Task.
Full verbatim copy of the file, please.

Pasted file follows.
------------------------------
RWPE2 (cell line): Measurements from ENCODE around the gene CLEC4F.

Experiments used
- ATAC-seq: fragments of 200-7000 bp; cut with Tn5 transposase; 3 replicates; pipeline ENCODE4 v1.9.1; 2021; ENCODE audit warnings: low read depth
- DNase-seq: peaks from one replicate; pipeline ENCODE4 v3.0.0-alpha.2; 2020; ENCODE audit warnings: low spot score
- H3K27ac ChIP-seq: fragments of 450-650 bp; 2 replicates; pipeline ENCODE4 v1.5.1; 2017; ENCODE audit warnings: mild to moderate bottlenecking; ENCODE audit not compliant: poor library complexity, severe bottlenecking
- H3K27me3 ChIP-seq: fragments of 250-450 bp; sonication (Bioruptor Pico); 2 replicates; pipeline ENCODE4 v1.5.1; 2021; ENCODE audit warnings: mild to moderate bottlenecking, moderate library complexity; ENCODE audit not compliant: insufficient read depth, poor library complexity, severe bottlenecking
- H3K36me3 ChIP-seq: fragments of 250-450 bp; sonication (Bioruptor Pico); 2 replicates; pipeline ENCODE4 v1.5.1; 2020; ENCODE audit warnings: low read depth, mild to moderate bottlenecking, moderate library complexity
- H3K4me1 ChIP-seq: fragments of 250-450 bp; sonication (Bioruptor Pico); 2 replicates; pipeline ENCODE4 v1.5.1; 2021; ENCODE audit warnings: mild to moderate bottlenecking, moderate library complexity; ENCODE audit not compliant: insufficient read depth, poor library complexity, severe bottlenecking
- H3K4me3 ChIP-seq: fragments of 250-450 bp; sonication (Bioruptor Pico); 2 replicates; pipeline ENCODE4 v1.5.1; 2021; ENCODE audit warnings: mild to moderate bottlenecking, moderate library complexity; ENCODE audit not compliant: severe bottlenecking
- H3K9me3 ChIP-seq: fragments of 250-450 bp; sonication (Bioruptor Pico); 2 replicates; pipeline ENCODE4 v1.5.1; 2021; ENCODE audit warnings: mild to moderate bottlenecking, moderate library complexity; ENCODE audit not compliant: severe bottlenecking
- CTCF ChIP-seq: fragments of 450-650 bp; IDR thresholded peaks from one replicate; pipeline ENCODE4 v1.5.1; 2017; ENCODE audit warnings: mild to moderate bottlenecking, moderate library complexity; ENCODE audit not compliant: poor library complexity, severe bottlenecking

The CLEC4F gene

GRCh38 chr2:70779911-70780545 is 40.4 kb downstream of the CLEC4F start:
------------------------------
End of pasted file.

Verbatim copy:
RWPE2 (cell line): Measurements from ENCODE around the gene CLEC4F.

Experiments used
- ATAC-seq: fragments of 200-7000 bp; cut with Tn5 transposase; 3 replicates; pipeline ENCODE4 v1.9.1; 2021; ENCODE audit warnings: low read depth
- DNase-seq: peaks from one replicate; pipeline ENCODE4 v3.0.0-alpha.2; 2020; ENCODE audit warnings: low spot score
- H3K27ac ChIP-seq: fragments of 450-650 bp; 2 replicates; pipeline ENCODE4 v1.5.1; 2017; ENCODE audit warnings: mild to moderate bottlenecking; ENCODE audit not compliant: poor library complexity, severe bottlenecking
- H3K27me3 ChIP-seq: fragments of 250-450 bp; sonication (Bioruptor Pico); 2 replicates; pipeline ENCODE4 v1.5.1; 2021; ENCODE audit warnings: mild to moderate bottlenecking, moderate library complexity; ENCODE audit not compliant: insufficient read depth, poor library complexity, severe bottlenecking
- H3K36me3 ChIP-seq: fragments of 250-450 bp; sonication (Bioruptor Pico); 2 replicates; pipeline ENCODE4 v1.5.1; 2020; ENCODE audit warnings: low read depth, mild to moderate bottlenecking, moderate library complexity
- H3K4me1 ChIP-seq: fragments of 250-450 bp; sonication (Bioruptor Pico); 2 replicates; pipeline ENCODE4 v1.5.1; 2021; ENCODE audit warnings: mild to moderate bottlenecking, moderate library complexity; ENCODE audit not compliant: insufficient read depth, poor library complexity, severe bottlenecking
- H3K4me3 ChIP-seq: fragments of 250-450 bp; sonication (Bioruptor Pico); 2 replicates; pipeline ENCODE4 v1.5.1; 2021; ENCODE audit warnings: mild to moderate bottlenecking, moderate library complexity; ENCODE audit not compliant: severe bottlenecking
- H3K9me3 ChIP-seq: fragments of 250-450 bp; sonication (Bioruptor Pico); 2 replicates; pipeline ENCODE4 v1.5.1; 2021; ENCODE audit warnings: mild to moderate bottlenecking, moderate library complexity; ENCODE audit not compliant: severe bottlenecking
- CTCF ChIP-seq: fragments of 450-650 bp; IDR thresholded peaks from one replicate; pipeline ENCODE4 v1.5.1; 2017; ENCODE audit warnings: mild to moderate bottlenecking, moderate library complexity; ENCODE audit not compliant: poor library complexity, severe bottlenecking

The CLEC4F gene

GRCh38 chr2:70779911-70780545 is 40.4 kb downstream of the CLEC4F start: